Why Waterproof My Chimney?
Before asking, “How do I waterproof my chimney?” you may be among the many homeowners who would first ask, “Why should I waterproof my chimney?” It is completely normal for families to get a great amount of pleasure from their fireplaces while neglecting proper maintenance of the chimney. Even though a chimney is made with solid materials such as brick or stone, it is still vulnerable to moisture. Harsh weather conditions can increase the rate at which a chimney naturally begins to deteriorate.
Moisture: A Chimney’s Number One Enemy
It may seem that creosote in the lining or the potential for a chimney fire are the biggest hazards for a chimney, but moisture is actually the number one enemy. The damage caused by moisture, if neglected, can ultimately result in a chimney fire or even a house fire. In addition, the damage caused by moisture in the chimney system can be extremely costly to repair. The following are some steps you can take to waterproof your chimney.
Installing a chimney cap at the top of your chimney is the most basic step toward preventing moisture from getting into your chimney. The chimney cap or chimney topper prevents rainwater from falling directly into your home via your chimney. The rain can cause components of your chimney, such as the damper, to rust. As an added bonus, if you get a cap with mesh, the appliance can prevent creatures from getting into your chimney and potentially causing problems, hassles, inconvenience, and expense.
The mortar used to seal chimney masonry is only about a quarter as durable as the masonry itself, and that’s if the masonry only lasts a century. Once mortar begins to flake off, crumble, and decay, moisture can get into the masonry. A lot of damage can be caused by deteriorating mortar. For example, the moisture in the masonry expands and contracts repeatedly during the freeze and thaw cycles of winter. The face of the masonry begins to pop and flake off. If continually neglected, the chimney can start leaning and eventually will collapse. A repair technique called “tuckpointing” removes damaged moisture and replaces it with good mortar, all while leaving the masonry in place, creating a stronger structure, and giving the chimney a fresh, new look.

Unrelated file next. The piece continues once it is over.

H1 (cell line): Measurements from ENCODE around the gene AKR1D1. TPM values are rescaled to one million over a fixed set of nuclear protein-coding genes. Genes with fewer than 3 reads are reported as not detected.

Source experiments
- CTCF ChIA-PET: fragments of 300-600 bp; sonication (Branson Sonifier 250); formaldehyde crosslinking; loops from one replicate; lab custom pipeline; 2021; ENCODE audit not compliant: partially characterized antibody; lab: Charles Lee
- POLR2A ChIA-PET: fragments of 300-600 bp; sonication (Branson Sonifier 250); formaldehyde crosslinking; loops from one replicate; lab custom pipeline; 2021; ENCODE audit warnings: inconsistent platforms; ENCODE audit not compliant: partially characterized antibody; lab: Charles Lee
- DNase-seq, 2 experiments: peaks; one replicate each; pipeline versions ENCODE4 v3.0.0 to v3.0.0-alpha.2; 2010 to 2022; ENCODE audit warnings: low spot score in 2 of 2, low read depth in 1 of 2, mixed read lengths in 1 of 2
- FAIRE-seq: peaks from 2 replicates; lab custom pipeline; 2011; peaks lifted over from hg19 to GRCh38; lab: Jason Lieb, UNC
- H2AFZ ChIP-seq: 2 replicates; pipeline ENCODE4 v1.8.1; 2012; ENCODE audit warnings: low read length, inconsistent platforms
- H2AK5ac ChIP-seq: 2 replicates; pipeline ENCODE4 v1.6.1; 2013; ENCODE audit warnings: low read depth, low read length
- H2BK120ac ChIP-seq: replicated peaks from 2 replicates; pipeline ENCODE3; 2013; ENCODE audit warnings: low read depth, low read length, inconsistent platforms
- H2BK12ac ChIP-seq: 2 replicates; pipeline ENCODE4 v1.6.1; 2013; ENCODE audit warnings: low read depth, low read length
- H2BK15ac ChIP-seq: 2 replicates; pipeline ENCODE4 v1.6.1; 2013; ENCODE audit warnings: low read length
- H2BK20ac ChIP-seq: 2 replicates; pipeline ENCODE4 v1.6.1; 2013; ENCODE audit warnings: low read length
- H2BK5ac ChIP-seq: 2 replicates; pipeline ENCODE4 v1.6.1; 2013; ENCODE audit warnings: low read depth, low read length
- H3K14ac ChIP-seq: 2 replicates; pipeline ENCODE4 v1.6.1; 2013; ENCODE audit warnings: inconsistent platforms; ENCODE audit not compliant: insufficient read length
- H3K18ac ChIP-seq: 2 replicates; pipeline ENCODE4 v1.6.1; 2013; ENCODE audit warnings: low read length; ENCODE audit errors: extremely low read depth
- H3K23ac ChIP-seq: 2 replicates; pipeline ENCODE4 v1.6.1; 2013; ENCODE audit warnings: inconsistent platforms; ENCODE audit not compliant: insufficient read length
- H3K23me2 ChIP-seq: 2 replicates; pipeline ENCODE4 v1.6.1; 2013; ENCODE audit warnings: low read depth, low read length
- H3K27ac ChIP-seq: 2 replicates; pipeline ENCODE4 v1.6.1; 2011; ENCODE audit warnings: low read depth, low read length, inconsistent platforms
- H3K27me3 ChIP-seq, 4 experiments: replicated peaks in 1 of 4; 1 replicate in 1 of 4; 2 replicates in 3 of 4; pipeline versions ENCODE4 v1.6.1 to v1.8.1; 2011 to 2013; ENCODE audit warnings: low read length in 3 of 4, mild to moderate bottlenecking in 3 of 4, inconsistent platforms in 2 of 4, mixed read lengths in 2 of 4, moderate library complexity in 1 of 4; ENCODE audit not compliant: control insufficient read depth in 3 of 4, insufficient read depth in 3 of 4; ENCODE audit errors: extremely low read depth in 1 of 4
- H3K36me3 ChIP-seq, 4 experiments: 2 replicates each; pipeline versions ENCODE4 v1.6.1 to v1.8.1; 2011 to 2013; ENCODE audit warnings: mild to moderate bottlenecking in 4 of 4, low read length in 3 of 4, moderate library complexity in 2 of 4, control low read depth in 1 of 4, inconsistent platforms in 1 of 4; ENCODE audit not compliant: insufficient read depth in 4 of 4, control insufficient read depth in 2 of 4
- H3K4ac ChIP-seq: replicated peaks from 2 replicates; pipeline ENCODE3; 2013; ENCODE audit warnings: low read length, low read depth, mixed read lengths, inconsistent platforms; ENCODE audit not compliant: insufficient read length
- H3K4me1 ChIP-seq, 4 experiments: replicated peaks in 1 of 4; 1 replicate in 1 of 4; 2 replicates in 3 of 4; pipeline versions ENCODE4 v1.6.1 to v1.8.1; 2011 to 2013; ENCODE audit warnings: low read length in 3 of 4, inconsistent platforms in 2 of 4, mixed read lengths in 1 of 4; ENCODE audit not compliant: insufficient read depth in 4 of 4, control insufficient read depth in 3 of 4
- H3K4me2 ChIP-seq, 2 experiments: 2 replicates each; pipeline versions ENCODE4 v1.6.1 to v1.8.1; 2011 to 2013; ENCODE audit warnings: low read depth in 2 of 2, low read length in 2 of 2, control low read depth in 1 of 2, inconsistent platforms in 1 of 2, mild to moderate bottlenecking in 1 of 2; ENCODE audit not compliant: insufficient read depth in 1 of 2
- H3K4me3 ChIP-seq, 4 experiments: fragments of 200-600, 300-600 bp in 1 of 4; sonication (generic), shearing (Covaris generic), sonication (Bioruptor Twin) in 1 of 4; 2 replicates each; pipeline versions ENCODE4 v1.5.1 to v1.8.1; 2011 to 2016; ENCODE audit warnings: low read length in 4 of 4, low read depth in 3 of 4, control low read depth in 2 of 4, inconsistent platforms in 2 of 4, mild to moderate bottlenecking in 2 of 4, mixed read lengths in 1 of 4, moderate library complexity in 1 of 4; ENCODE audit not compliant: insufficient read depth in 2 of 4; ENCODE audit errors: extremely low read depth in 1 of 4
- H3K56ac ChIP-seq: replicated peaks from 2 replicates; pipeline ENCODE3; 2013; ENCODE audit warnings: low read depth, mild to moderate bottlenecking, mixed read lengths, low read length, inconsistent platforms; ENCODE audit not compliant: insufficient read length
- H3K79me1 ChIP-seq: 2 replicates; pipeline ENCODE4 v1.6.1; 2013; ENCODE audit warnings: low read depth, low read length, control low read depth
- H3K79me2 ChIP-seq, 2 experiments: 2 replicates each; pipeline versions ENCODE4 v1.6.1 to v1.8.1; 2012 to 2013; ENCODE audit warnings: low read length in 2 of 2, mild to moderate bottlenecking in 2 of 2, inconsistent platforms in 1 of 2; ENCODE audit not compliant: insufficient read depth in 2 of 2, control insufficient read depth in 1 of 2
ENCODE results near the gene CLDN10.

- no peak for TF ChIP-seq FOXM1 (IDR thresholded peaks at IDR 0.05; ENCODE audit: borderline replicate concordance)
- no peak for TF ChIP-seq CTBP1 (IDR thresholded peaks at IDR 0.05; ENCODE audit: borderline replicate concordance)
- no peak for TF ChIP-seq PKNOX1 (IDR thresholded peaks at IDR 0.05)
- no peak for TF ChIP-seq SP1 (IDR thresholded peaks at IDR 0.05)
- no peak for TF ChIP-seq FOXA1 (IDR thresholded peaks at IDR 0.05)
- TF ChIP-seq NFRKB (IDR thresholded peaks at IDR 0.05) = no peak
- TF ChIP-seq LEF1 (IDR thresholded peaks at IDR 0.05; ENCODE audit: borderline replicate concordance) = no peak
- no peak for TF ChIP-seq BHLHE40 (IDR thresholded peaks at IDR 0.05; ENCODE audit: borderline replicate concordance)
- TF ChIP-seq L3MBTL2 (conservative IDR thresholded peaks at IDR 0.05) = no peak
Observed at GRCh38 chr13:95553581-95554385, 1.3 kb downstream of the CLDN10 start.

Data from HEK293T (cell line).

Flashing is the metal part of the chimney which acts as a watertight seal between the roof and chimney. The flashing doesn’t always do what it’s supposed to because installation is difficult to get right. Even when flashing is properly installed, be aware that the metal can fairly quickly begin to rust. The smallest leak in the flashing can cause huge problems, such as structural damage on your roof, before you even know there’s a problem. We recommend having flashing and other components of the chimney routinely checked by a professional chimney technician. The experts know how to spot moisture problems and the unseen damage that could be occurring.
As mentioned, moisture is a big problem. Other potential strategies for protecting your chimney include applying a water repellant designed for chimneys and repairing a cracked crown. Contact our chimney professionals for help keeping your chimney well-maintained and free of damaging moisture.
Northeastern Chimney, Inc.
37 Cody Street, West Hartford, CT 06110